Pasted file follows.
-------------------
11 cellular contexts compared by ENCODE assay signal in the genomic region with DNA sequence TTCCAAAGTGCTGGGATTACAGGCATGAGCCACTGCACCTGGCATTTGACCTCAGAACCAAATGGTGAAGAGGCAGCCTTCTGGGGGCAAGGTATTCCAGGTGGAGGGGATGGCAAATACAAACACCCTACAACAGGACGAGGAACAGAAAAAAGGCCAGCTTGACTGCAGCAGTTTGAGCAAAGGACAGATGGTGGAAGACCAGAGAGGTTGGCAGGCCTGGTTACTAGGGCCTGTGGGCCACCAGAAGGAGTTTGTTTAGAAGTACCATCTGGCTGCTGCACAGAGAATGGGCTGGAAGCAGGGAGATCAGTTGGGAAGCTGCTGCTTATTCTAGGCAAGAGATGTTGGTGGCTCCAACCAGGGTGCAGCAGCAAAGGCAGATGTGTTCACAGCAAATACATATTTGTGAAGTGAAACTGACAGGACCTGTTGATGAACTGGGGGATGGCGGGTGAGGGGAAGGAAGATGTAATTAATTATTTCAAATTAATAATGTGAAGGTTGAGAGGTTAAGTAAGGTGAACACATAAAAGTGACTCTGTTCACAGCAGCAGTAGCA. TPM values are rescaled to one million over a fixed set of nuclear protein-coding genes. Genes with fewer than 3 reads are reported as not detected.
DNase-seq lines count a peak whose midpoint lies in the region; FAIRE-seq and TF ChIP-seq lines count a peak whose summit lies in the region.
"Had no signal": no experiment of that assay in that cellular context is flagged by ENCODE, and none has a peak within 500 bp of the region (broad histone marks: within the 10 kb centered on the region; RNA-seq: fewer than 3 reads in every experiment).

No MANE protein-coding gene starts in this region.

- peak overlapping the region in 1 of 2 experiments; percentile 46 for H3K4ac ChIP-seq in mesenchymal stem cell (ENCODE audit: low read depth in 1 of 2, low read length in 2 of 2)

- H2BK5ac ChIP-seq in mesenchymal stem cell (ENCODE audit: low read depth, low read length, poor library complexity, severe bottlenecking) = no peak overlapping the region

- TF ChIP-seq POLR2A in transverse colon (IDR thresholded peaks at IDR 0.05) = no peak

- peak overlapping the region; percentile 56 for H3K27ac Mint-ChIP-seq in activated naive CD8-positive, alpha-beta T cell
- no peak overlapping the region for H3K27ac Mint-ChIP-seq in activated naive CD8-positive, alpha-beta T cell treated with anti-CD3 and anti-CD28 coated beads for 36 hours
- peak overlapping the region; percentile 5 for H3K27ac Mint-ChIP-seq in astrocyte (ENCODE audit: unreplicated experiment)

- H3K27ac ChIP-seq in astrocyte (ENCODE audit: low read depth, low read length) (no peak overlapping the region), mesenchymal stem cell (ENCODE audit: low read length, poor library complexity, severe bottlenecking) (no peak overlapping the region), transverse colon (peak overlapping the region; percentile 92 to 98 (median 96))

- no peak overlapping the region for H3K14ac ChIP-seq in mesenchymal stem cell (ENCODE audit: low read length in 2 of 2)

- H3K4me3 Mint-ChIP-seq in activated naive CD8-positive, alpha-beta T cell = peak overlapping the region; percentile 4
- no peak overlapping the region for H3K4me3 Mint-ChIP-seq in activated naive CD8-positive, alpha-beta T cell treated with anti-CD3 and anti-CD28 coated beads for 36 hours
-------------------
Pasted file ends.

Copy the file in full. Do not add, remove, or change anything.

11 cellular contexts compared by ENCODE assay signal in the genomic region with DNA sequence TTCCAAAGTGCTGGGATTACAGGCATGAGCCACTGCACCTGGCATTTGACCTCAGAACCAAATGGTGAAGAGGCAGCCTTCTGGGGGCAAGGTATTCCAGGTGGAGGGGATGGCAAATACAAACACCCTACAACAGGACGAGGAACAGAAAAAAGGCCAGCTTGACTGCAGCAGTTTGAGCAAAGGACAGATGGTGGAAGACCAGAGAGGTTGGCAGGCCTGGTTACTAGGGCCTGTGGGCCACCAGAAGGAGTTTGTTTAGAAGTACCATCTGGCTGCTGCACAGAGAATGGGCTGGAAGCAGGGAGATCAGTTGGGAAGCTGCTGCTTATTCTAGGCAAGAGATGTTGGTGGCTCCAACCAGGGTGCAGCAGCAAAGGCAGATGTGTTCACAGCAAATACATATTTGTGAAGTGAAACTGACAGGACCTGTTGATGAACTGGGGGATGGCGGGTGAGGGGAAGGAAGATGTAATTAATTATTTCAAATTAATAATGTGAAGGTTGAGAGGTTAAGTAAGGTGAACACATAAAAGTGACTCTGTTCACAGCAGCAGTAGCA. TPM values are rescaled to one million over a fixed set of nuclear protein-coding genes. Genes with fewer than 3 reads are reported as not detected.
DNase-seq lines count a peak whose midpoint lies in the region; FAIRE-seq and TF ChIP-seq lines count a peak whose summit lies in the region.
"Had no signal": no experiment of that assay in that cellular context is flagged by ENCODE, and none has a peak within 500 bp of the region (broad histone marks: within the 10 kb centered on the region; RNA-seq: fewer than 3 reads in every experiment).

No MANE protein-coding gene starts in this region.

- peak overlapping the region in 1 of 2 experiments; percentile 46 for H3K4ac ChIP-seq in mesenchymal stem cell (ENCODE audit: low read depth in 1 of 2, low read length in 2 of 2)

- H2BK5ac ChIP-seq in mesenchymal stem cell (ENCODE audit: low read depth, low read length, poor library complexity, severe bottlenecking) = no peak overlapping the region

- TF ChIP-seq POLR2A in transverse colon (IDR thresholded peaks at IDR 0.05) = no peak

- peak overlapping the region; percentile 56 for H3K27ac Mint-ChIP-seq in activated naive CD8-positive, alpha-beta T cell
- no peak overlapping the region for H3K27ac Mint-ChIP-seq in activated naive CD8-positive, alpha-beta T cell treated with anti-CD3 and anti-CD28 coated beads for 36 hours
- peak overlapping the region; percentile 5 for H3K27ac Mint-ChIP-seq in astrocyte (ENCODE audit: unreplicated experiment)

- H3K27ac ChIP-seq in astrocyte (ENCODE audit: low read depth, low read length) (no peak overlapping the region), mesenchymal stem cell (ENCODE audit: low read length, poor library complexity, severe bottlenecking) (no peak overlapping the region), transverse colon (peak overlapping the region; percentile 92 to 98 (median 96))

- no peak overlapping the region for H3K14ac ChIP-seq in mesenchymal stem cell (ENCODE audit: low read length in 2 of 2)

- H3K4me3 Mint-ChIP-seq in activated naive CD8-positive, alpha-beta T cell = peak overlapping the region; percentile 4
- no peak overlapping the region for H3K4me3 Mint-ChIP-seq in activated naive CD8-positive, alpha-beta T cell treated with anti-CD3 and anti-CD28 coated beads for 36 hours